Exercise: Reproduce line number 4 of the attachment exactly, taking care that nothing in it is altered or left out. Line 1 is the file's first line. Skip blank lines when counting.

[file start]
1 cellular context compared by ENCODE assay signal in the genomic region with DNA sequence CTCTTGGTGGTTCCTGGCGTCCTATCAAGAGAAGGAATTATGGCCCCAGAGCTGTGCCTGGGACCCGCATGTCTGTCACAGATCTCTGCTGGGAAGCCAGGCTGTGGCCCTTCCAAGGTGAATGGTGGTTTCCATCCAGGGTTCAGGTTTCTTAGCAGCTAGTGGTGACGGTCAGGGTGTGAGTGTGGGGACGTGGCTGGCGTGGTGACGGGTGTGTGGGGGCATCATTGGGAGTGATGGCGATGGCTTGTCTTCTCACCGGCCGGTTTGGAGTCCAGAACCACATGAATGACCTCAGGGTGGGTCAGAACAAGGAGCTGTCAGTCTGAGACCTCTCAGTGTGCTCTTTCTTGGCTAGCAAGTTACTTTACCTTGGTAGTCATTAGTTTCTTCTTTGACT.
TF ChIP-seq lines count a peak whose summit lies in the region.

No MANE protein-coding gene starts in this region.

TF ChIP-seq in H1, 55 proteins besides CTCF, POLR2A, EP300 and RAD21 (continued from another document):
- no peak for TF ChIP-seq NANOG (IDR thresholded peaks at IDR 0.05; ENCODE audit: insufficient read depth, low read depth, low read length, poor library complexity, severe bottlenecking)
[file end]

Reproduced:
TF ChIP-seq in H1, 55 proteins besides CTCF, POLR2A, EP300 and RAD21 (continued from another document):